ISTANBUL - Islamic banking in Turkey dates back to 1985, when the government, led by the late Turgut Özal, passed legislation for interest-free banking. The first "participation bank" was Albaraka Türk, established in February 1985, followed by Faisal Finans two months later.
Islamic banks offer customers profit-sharing proceeds instead of interest, and charge borrowers participation-sharing, instead of loan interest.
They operate two types of accounts to collect funds from depositors. One is a "current account" that does not provide any type of return, but offers conventional services such as cheque books, money transfers and documentary collection.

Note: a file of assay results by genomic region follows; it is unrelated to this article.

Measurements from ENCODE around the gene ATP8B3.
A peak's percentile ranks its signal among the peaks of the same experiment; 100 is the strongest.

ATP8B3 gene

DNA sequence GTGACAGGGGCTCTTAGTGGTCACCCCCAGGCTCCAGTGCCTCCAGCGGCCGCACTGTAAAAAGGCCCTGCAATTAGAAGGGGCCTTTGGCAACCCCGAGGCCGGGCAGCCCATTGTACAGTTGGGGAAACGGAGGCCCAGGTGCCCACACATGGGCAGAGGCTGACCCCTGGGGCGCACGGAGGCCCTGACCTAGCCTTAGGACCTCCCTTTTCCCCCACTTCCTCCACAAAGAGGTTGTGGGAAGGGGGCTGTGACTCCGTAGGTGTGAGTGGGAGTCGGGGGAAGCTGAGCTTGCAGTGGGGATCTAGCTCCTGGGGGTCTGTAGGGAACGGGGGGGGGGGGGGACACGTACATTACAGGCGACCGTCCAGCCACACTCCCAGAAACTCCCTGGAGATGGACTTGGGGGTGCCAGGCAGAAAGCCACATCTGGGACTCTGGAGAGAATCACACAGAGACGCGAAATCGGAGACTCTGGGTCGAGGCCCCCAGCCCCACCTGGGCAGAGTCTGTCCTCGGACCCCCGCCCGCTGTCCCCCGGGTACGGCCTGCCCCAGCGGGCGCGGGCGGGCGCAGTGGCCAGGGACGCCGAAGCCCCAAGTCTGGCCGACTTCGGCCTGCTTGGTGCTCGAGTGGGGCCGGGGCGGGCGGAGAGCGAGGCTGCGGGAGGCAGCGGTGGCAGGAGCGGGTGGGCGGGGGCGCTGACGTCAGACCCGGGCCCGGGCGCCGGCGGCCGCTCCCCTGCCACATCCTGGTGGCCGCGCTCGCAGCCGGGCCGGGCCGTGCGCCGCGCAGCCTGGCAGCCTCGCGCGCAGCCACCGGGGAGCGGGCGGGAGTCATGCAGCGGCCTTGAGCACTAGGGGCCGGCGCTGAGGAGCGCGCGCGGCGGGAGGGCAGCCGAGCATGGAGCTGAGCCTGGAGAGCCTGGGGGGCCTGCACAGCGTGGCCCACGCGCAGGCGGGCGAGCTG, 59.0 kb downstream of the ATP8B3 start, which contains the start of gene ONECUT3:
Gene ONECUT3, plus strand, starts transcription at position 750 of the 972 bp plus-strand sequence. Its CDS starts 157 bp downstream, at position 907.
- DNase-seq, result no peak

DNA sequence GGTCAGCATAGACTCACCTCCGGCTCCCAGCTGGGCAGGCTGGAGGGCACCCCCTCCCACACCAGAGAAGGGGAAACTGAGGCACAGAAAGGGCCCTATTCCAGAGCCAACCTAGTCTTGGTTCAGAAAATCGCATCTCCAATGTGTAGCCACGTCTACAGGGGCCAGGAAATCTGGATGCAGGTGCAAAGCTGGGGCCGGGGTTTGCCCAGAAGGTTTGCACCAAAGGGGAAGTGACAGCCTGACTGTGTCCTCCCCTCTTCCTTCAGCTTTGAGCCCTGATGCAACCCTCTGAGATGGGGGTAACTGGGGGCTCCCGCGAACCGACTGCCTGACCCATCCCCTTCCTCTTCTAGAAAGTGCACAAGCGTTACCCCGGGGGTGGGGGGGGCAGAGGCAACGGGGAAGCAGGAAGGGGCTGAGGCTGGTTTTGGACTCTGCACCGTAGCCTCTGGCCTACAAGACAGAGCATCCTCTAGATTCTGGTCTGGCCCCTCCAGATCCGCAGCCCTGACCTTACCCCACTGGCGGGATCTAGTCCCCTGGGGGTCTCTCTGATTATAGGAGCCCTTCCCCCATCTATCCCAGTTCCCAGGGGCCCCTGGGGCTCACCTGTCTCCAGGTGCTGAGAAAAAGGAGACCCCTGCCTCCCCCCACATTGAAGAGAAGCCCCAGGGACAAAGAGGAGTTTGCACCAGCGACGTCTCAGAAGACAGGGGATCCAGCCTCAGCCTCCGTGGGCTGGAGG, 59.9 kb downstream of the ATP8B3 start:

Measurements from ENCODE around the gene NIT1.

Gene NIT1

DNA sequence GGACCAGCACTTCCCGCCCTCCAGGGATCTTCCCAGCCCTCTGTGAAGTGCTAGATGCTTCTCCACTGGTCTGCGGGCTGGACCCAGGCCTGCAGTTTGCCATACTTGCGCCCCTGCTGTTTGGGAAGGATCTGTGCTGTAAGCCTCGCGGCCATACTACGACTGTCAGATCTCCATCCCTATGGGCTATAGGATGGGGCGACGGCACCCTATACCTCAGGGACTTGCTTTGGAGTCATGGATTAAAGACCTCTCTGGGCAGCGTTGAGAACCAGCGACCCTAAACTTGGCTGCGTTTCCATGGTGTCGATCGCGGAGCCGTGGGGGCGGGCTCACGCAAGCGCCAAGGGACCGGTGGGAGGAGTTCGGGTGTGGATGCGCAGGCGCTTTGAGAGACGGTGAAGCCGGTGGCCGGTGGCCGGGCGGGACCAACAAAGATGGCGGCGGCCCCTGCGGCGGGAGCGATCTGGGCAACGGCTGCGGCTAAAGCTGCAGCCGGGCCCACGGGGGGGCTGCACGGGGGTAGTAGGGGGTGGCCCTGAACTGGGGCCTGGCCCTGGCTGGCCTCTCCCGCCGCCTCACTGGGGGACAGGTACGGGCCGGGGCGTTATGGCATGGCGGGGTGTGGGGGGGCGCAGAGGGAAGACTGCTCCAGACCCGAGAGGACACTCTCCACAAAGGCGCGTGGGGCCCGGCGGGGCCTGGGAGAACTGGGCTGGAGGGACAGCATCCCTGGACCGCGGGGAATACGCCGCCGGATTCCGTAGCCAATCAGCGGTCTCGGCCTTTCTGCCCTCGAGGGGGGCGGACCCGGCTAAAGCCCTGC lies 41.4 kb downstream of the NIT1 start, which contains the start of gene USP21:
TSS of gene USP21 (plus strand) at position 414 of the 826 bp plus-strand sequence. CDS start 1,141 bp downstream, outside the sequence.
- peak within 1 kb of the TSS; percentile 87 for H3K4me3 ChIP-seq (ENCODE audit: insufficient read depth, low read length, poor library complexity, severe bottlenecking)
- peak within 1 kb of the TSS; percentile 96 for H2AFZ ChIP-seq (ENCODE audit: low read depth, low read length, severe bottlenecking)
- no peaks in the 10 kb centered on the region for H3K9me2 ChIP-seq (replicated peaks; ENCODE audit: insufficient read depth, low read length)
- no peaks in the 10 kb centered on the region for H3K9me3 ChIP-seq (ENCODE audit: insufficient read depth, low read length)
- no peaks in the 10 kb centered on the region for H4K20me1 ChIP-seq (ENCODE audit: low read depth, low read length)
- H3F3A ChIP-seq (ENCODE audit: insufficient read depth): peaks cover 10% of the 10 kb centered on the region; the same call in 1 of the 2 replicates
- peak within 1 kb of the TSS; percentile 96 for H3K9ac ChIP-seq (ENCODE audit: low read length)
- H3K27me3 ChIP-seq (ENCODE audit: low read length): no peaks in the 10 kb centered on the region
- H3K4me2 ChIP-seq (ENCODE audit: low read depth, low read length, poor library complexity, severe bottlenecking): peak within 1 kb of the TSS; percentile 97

The second is a profit-loss sharing participation account, that can be opened in U.S. dollars, euros or liras for a minimum of 30 days. The holders of accounts share the profits and the losses as a result of an investment in funds.